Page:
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Researcher makes career-changing discovery while on walk during Covid-19 lockdown: '[It] really got us down that path'

"Now people have been approaching us wanting natural strains."

"Now people have been approaching us wanting natural strains.”

Photo Credit: iStock

A rare mushroom was spotted in southwest England for the first time in eight years, shifting the career focus of one researcher who is now helping to protect native fungi.

In January, the Guardian reported that Henry Jephson, the head of research at the Bristol Fungarium, identified a lion's mane mushroom on a countryside walk during a lockdown amid the COVID-19 pandemic. 

The fungus, which is a protected species in the United Kingdom, ultimately inspired Jephson to take on the mission to reintroduce native fungi into the area, with biodiversity as one key consideration.

"Mushroom farming is getting more and more popular, which is great. But all these commercial strains coming in, all these spores being put out in the environment, we just don't know what they're doing to local ecology," Jephson told the Guardian, adding that a non-native species of mushroom was found by someone "in the middle of nowhere." 

According to the UN Environment Programme, there are thousands upon thousands of fungi types that have already been cataloged, but it's estimated that millions of varieties are out there.

Some people may have a negative association with the often squishy organisms, but fungi play an important role in our environment, providing nutrition to plants, soaking up planet-warming carbon, and, in some cases, even helping to break down human-made pollutants like plastic.

While the idea of eating a "bad mushroom" may be hard to shake for some, many types of fungi contain important nutrients or medicinal qualities.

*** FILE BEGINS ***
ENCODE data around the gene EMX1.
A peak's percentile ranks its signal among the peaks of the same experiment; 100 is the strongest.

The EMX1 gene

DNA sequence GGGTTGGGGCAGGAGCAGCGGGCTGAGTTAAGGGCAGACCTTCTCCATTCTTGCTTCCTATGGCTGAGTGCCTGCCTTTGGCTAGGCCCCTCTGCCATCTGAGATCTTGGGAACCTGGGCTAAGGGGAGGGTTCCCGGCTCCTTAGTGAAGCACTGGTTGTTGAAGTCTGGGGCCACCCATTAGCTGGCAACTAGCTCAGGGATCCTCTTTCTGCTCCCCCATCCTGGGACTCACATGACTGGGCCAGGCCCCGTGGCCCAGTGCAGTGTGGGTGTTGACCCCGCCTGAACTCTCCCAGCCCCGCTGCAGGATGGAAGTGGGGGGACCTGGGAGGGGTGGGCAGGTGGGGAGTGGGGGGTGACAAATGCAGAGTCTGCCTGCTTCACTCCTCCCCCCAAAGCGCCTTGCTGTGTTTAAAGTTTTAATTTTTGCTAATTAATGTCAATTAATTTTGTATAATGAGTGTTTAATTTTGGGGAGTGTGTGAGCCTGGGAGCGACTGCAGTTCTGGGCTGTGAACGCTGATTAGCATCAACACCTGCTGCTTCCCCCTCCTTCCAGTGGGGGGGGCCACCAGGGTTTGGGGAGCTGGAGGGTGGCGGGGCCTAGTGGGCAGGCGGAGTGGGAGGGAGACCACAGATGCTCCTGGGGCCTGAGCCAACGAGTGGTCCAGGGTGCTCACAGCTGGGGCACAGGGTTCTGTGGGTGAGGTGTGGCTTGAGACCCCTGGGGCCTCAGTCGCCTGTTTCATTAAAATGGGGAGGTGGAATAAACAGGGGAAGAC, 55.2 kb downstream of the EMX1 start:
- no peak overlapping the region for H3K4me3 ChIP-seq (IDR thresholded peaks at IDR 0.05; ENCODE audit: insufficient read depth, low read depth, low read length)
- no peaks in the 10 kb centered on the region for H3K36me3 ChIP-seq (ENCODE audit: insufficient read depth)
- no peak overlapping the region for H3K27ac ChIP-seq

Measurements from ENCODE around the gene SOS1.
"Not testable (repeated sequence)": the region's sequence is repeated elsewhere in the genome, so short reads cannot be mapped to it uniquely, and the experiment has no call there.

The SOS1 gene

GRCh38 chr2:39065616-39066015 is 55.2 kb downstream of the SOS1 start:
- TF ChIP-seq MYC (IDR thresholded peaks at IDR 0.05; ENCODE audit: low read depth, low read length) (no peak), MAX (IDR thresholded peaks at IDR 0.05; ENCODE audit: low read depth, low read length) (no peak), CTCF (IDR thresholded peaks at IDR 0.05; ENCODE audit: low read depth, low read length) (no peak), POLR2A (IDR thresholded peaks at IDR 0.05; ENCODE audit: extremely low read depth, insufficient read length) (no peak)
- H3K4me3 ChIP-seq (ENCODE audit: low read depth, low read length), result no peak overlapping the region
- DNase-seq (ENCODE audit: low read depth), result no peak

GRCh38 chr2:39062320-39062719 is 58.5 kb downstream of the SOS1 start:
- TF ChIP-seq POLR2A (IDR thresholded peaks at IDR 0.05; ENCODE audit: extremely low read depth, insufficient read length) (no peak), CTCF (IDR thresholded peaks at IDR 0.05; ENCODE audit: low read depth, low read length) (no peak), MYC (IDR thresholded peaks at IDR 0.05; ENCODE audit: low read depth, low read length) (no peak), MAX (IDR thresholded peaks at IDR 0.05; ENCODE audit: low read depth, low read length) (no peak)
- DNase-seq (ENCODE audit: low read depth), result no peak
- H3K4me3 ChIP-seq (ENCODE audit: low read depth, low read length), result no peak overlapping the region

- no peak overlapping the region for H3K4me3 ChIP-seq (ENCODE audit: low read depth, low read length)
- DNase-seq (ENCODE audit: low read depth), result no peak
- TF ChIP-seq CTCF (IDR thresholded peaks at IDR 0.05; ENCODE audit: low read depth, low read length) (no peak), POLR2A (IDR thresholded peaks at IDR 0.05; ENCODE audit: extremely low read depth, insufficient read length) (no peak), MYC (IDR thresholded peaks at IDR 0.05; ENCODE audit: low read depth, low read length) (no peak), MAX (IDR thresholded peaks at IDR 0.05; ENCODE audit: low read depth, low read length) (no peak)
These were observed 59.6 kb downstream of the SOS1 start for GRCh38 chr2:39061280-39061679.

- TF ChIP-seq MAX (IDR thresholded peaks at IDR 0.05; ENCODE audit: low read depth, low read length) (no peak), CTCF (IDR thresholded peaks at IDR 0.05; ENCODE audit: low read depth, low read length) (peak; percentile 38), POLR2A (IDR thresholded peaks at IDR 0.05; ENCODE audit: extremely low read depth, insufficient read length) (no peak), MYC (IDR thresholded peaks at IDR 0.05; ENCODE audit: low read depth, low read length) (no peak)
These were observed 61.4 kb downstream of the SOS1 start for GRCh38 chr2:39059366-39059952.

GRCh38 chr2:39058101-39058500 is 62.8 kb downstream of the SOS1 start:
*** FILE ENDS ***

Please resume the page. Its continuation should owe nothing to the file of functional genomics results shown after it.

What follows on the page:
The lion's mane mushroom is the latter kind of fungi.

Not everyone is aware of how special it is, though, as the landowner ended up chopping down the mushroom's host tree, according to Jephson. 

"The mushroom was smashed all over the ground in big soggy pieces. And so finding ourselves in a slightly unique situation because they're illegal to collect, we picked up a solid lump of lion's mane and took it back to the mushroom farm and started trying to get a clean culture of it," he told the Guardian. 

He added that he chatted with the landowner, who is allowing the mushroom to continue growing on the stump. Jephson also turned the situation into an opportunity. 

"It was finding the lion's mane that really got us down that path of cloning rare mushrooms. And now people have been approaching us wanting natural strains," he explained to the news outlet. 

Jephson is now collaborating with Natural England and the Royal Horticultural Society, which he said are using his strains for mushroom-based research intended to benefit the environment. 

A mushroom farm he helps run, meanwhile, is growing native species that can be used in health supplements. 

"The commercial strains have been selected for high yield, fast growth. Our mushrooms are the opposite," he told the Guardian. "But they taste amazing, and our UK strain of lion's mane has been tested for medicinal compounds in it, and the wild clone has 30% more beta glucans than the commercial strains."

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